The Project provides an upgrading of the commuter rail system in Istanbul,
connecting Halkalı on the European side with Gebze on the Asian side with an
uninterrupted, modern, high-capacity commuter rail system.
Railway tracks in both sides of Istanbul Strait will be connected to each other
through a railway tunnel connection under the Istanbul Strait. The line goes
underground at Yedikule, continues through the Yenikapı and Sirkeci new
underground stations, passes under the Istanbul Strait, connects to the Üsküdar
new underground station and emerges at Sögütlüçesme.
This Project is one of the major transportation infrastructure projects in the
world at present. The entire upgraded and new railway system will be
approximately 76 km long. The main structures and systems; include the immersed
tube tunnel, bored tunnels, cut-and-cover tunnels, at - grade structures, three
new underground stations, 37 surface stations (renovation and upgrading),
operations control centre, yards, workshops, maintenance facilities, upgrading
of existing tracks including a new third track on ground, completely new
electrical and mechanical systems and procurement of modern railway vehicles.
The idea of a railway tunnel under the Istanbul Strait was first raised in 1860.
However, where the tunnel under the Istanbul Strait crosses the deepest parts of
the Strait, the old-fashioned techniques would not allow the tunnel to be on or
under the seabed, and therefore the design indicated a "floating" type of tunnel
placed on pillars constructed on the seabed.
Such ideas developed further during the following decades, and a similar design
was developed in 1902 also showing a railway tunnel under the Istanbul Strait,
but this design indicates a tunnel placed on the seabed. Since then, several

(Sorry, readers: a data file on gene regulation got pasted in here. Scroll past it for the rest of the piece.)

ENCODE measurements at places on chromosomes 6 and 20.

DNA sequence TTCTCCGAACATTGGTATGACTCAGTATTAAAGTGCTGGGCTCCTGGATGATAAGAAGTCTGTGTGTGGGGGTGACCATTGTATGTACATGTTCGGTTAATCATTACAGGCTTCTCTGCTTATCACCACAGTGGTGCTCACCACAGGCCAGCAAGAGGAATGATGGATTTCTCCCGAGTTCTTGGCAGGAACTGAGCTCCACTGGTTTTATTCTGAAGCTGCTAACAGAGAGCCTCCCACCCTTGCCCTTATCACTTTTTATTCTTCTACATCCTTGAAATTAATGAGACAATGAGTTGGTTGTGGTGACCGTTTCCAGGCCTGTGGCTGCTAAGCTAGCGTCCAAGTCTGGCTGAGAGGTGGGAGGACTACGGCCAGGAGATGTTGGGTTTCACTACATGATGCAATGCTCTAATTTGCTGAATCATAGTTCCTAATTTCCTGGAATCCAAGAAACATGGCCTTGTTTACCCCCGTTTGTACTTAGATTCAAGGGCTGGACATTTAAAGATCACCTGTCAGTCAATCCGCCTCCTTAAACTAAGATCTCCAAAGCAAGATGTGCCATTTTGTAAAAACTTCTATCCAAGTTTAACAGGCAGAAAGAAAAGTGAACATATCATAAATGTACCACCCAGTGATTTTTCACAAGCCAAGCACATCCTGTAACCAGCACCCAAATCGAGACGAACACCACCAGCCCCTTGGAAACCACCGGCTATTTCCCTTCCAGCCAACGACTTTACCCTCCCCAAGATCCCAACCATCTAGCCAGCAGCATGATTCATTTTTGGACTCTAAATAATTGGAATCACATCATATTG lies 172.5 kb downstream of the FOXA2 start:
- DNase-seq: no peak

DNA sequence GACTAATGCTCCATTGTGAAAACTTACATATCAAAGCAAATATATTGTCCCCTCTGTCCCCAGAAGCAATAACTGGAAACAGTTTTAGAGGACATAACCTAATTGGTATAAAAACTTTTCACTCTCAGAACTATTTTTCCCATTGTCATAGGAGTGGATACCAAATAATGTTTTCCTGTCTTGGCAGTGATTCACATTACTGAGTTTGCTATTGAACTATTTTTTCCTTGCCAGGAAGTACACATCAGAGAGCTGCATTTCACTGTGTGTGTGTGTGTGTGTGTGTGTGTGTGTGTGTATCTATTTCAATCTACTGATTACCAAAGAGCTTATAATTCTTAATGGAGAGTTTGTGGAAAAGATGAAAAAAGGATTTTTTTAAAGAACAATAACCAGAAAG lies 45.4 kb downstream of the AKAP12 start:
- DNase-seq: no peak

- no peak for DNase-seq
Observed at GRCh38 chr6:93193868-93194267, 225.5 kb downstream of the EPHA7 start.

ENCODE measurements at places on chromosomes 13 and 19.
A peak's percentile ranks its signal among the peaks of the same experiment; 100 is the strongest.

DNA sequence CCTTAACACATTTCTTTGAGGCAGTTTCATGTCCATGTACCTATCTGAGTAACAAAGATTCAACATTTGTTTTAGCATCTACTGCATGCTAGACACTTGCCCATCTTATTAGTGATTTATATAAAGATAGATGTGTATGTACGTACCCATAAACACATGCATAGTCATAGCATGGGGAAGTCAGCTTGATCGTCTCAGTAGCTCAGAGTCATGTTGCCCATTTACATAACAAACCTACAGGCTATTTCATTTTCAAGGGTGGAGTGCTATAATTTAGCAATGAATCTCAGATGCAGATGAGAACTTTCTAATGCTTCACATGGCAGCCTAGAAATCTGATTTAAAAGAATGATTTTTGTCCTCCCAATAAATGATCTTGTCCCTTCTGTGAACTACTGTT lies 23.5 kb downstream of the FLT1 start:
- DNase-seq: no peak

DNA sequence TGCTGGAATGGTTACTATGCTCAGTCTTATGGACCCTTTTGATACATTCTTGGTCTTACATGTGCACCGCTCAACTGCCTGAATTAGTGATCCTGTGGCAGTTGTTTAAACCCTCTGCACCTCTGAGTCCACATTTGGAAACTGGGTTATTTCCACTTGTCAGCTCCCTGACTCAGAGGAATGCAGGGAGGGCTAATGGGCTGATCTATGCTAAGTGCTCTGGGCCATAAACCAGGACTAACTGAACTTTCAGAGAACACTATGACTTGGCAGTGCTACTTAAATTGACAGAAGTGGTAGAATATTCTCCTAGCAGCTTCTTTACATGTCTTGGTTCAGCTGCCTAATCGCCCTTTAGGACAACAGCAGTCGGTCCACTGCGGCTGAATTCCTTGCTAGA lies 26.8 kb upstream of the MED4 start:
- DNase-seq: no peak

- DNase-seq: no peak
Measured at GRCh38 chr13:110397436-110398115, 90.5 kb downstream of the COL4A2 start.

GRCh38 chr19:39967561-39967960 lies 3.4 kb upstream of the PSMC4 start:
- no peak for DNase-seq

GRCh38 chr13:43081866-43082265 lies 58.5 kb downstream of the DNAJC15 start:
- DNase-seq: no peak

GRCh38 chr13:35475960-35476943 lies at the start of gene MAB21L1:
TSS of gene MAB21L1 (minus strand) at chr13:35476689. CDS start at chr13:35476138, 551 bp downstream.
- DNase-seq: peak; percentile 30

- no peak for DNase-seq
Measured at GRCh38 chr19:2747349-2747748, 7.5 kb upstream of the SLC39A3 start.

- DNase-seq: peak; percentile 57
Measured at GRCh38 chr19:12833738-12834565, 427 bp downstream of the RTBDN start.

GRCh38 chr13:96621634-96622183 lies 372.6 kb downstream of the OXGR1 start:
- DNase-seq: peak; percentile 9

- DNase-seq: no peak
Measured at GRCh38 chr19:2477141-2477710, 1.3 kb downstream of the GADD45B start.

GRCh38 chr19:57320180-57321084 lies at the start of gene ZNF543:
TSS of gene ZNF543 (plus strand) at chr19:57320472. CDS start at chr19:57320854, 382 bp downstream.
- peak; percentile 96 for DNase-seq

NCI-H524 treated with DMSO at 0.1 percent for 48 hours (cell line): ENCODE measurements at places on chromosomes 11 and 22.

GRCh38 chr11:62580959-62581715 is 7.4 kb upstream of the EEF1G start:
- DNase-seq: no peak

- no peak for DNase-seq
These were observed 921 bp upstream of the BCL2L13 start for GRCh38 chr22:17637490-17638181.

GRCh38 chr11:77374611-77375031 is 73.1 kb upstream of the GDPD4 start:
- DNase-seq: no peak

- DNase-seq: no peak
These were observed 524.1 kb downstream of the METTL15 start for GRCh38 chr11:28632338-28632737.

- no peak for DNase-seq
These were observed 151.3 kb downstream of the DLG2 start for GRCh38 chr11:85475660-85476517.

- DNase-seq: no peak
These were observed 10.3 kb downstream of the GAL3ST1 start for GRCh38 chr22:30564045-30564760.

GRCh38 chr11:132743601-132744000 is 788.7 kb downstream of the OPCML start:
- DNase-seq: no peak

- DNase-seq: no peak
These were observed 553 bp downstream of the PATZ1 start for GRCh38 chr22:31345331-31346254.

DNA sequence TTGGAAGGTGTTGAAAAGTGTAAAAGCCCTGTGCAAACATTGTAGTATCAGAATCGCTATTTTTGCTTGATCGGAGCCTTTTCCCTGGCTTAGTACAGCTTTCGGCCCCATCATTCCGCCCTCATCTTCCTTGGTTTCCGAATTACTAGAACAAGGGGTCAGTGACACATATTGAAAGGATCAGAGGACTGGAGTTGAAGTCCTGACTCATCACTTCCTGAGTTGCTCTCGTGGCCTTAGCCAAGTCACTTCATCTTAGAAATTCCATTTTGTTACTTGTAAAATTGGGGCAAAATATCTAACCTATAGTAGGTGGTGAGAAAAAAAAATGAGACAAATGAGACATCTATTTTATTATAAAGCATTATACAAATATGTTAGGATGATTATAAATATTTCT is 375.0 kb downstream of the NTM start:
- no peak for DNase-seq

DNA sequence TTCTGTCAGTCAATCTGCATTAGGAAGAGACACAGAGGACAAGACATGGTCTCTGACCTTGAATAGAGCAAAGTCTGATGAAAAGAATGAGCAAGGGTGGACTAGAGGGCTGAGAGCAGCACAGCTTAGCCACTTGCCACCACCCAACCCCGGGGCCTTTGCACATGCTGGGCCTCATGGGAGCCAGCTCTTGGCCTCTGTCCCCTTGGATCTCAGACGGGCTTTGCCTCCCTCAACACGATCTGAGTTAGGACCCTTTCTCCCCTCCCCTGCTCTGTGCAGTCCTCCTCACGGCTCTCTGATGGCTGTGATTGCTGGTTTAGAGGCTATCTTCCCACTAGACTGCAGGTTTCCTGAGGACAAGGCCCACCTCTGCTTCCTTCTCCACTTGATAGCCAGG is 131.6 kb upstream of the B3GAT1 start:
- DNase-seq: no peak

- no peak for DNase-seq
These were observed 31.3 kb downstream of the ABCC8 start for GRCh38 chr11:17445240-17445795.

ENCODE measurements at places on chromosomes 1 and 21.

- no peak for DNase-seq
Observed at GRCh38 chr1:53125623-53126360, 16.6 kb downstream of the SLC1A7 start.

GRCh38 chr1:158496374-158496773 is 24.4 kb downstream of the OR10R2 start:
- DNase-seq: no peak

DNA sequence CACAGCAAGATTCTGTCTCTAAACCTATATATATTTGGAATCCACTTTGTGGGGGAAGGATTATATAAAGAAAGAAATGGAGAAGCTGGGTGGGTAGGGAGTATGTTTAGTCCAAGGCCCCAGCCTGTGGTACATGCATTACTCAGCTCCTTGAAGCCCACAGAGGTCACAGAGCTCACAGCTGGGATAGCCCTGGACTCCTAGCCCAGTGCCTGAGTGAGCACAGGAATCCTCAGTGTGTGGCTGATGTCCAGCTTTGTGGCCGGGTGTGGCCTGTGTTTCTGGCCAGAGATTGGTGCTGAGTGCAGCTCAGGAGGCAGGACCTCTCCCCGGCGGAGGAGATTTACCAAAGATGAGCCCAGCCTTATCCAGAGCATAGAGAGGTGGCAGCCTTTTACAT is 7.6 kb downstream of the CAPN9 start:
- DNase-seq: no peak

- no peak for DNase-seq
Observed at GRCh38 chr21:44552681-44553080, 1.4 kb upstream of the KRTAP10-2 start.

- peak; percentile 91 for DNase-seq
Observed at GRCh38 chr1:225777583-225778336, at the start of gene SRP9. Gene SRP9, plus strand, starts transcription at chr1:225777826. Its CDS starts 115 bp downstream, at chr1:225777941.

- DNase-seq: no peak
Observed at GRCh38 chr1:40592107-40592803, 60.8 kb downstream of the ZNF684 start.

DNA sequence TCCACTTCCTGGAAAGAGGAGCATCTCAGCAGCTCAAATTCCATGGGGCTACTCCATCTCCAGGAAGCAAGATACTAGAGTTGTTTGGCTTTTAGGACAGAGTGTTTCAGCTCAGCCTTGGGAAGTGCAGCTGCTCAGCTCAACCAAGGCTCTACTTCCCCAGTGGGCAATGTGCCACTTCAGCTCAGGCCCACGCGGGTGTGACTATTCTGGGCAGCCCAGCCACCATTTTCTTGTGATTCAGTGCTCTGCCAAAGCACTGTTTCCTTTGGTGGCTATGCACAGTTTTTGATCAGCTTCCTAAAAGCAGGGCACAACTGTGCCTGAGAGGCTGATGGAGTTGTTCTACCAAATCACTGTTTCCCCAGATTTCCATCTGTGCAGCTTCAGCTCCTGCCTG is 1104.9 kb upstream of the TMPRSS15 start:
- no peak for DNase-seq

different ideas have been tested and new technologies have allowed more freedom
in the design.
The technique that will be used in the Marmaray Project to cross the Istanbul
Strait - the immersed tube tunnel technique - has been developed since late in
the 19th century. The first immersed tube tunnel ever built was constructed in
North America for sewer purposes in 1894. The first tunnels for traffic purposes
constructed using this technique were also built in the United States. The first
one was the Michigan Central Railroad tunnel in 1906-1910. In Europe, Holland
was the first country to adopt the technique, and the Maas Tunnel in Rotterdam
was opened in 1942. . In Asia, Japan was the first country to adopt this
techniques and the two-tube road tunnel (Aji River Tunnel) in Osaka was opened
in 1944. However, such tunnels remained rare until a robust and well proven
industrial technique was developed in the 1950s, thereby allowing the
construction of large-scale projects in many countries.
The desire to construct a railway mass transit connection from west to east in
Istanbul and under the Istanbul Strait was becoming stronger and stronger in the
early 1980s, and consequently the first comprehensive feasibility study was
carried out and reported in 1987. This study concluded that such a connection
would be feasible and cost-effective, and the alignment we see in the project
today was selected as the best of a range of alignments.
The project as outlined in 1987 was discussed during the following years, and
around 1995 it was decided to make more detailed studies and update the
feasibility studies, including the passenger demand forecast from 1987. These
studies were concluded in 1998, and the conclusions underlined the earlier
conclusions that the project would offer many advantages to the people working
and living in Istanbul, and it would ease the rapidly growing problems regarding
traffic congestion in the city.
In 1999, a funding agreement between the Republic of Turkey and the Japanese
Bank for International Cooperation (JBIC) was signed. This loan agreement forms
the basis for the funding of the Istanbul Strait Crossing portion of the
Project, which represents some 35% of the costs for the entire railway project